The above code is over 3 times faster than using Math.sqrt().

normalizeSqrt: 91us
normalizeFast: 28us

 1  2  3  4  5  6  7  8 `   public static void lerpNormals(float t, float[] n1, float[] n2, float[] nDst)   {      nDst[0] = n1[0] + t * (n2[0] - n1[0]);      nDst[1] = n1[1] + t * (n2[1] - n1[1]);      nDst[2] = n1[2] + t * (n2[2] - n1[2]);      normalize(nDst);   }`

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DzzD
 « Reply #6 - Posted 2009-10-28 17:47:18 »

 1  2  3  4  5  6  7  8  9  10  11  12  13  14  15  16  17  18  19  20  21  22  23  24  25 `   private static final int     NORMALIZE_LOOKUP_FACTOR = 1024;   private static final float[] NORMALIZE_LOOKUP_TABLE  = new float[NORMALIZE_LOOKUP_FACTOR + 1];   static   {      for (int i = 0; i < NORMALIZE_LOOKUP_TABLE.length; i++)      {         NORMALIZE_LOOKUP_TABLE[i] = 1.0f / (float) Math.sqrt(i / (float) NORMALIZE_LOOKUP_FACTOR);      }   }   /**    * IMPORTANT: the normal must have a length of 1.0 or less, which is    * always the case when lerping between two unit-length normals   **/   public static void normalize(float[] v)   {      float square = (v[0] * v[0]) + (v[1] * v[1]) + (v[2] * v[2]);      float factor = NORMALIZE_LOOKUP_TABLE[(int) (square * NORMALIZE_LOOKUP_FACTOR)];      v[0] *= factor;      v[1] *= factor;      v[2] *= factor;   }`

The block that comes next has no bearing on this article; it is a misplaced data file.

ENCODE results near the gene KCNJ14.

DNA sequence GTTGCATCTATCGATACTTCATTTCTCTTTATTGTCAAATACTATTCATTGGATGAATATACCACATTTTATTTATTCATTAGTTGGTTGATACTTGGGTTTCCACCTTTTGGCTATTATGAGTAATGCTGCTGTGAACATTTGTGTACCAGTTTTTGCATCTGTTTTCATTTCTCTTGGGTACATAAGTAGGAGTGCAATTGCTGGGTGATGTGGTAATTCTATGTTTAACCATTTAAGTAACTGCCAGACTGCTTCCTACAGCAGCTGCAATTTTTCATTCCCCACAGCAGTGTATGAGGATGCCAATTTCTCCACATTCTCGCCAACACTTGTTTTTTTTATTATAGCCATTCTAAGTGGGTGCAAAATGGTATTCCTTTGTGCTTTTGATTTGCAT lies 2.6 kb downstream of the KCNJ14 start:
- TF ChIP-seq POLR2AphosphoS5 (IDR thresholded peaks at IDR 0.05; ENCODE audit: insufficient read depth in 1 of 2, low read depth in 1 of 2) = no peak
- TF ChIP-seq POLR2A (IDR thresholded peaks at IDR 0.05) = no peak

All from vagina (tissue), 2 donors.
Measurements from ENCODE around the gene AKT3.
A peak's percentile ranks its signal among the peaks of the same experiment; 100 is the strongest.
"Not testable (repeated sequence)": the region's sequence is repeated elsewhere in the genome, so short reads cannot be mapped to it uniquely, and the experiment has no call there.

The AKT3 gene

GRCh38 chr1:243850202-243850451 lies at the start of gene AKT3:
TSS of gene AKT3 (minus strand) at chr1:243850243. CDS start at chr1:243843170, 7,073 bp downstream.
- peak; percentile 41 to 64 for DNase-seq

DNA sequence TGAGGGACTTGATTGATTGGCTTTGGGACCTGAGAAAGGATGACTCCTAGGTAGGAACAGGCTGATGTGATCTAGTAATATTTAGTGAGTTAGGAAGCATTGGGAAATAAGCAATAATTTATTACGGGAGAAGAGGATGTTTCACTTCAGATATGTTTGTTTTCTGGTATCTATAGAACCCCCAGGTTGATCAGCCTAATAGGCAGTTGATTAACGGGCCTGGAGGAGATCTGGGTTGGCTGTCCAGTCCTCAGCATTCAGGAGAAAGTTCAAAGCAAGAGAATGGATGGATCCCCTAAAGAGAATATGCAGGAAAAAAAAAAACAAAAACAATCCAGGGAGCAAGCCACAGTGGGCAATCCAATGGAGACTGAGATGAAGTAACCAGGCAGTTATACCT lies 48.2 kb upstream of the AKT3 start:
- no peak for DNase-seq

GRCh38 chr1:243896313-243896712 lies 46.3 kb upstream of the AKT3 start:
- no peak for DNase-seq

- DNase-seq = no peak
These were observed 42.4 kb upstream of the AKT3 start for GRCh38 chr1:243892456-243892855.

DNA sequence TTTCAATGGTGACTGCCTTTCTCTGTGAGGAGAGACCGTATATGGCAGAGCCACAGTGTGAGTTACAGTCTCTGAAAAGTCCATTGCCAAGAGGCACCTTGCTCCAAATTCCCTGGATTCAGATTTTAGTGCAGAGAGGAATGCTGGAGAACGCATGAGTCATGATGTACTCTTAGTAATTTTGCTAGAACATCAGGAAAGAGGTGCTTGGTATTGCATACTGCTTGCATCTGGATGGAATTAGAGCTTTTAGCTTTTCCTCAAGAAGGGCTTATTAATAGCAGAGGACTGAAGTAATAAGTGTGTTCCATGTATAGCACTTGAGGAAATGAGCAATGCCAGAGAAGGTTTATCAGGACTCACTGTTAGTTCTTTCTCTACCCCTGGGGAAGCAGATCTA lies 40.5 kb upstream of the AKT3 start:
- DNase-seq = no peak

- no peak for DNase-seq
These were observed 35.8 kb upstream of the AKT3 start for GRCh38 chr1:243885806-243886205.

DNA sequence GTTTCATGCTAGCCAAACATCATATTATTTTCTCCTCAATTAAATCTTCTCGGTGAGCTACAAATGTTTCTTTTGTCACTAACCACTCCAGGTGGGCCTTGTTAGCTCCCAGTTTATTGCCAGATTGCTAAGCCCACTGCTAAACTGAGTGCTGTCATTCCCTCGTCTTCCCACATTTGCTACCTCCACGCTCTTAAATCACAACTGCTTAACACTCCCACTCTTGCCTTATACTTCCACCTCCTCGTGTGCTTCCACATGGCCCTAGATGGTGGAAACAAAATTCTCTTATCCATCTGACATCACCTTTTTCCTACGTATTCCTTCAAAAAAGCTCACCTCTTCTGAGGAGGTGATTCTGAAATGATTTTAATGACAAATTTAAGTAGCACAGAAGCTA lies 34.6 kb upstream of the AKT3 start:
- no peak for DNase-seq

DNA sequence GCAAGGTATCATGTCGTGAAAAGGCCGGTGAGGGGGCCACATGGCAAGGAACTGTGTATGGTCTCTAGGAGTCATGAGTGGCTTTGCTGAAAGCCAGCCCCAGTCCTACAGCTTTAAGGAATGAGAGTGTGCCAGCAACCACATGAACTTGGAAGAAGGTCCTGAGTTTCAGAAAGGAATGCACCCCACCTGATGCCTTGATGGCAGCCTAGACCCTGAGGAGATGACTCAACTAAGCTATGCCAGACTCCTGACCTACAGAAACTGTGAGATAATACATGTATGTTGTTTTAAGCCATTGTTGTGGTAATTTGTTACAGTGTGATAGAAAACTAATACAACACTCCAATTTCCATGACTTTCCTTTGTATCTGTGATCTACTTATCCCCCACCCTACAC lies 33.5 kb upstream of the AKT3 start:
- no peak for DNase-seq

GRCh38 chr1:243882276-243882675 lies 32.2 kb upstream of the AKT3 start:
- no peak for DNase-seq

The above code is over 3 times faster than using Math.sqrt().

normalizeSqrt: 91us
normalizeFast: 28us

 1  2  3  4  5  6  7  8 `   public static void lerpNormals(float t, float[] n1, float[] n2, float[] nDst)   {      nDst[0] = n1[0] + t * (n2[0] - n1[0]);      nDst[1] = n1[1] + t * (n2[1] - n1[1]);      nDst[2] = n1[2] + t * (n2[2] - n1[2]);      normalize(nDst);   }`

this is what I use in 3DzzD to interpolate vector while drawing each pixel.

But I am very suprise that in your case it is so slow and only three time faster, in my case it is just hundreds time faster ?

but maybe it is because I compute using only integer with something like
 1 `iNormal[i]= (int) (2147483648.0 / sqrt(i+1));`
so I have no cast and only integer computation (with 65536 meaning 1.0)

EDIT:
typos

Riven
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Hand over your head.

 « Reply #7 - Posted 2009-10-28 17:58:06 »

Yup, float <-> int cast on x86 is rather slow, as it switches from the FPU to the CPU.

Maybe the benchmark isn't perfect either, and the usage of float[] might be yet another problem.

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phu004

JGO Coder

Medals: 4
Projects: 9
Exp: 10 years

NoSuchPersonException

 « Reply #8 - Posted 2009-10-28 21:24:58 »

Sweet, the lookup table solution looks very efficient.

Thanks guys
Roquen
 « Reply #9 - Posted 2009-10-29 14:49:19 »

Large table look-ups can kill performance on modern desktops.

Here are a couple examples, assuming the max angle between vectors is within Pi/2 degrees:

max error (abs & rel) ~= 4e-4
 1 `2.04574f + x * (0.569019f * x  - 1.61435f)`

max error (abs & rel) ~= 3e-5
 1 `2.38647f + x *(-2.82967f + (2.00305f - 0.559885f * x) * x)`

Both of these are faster on Core2.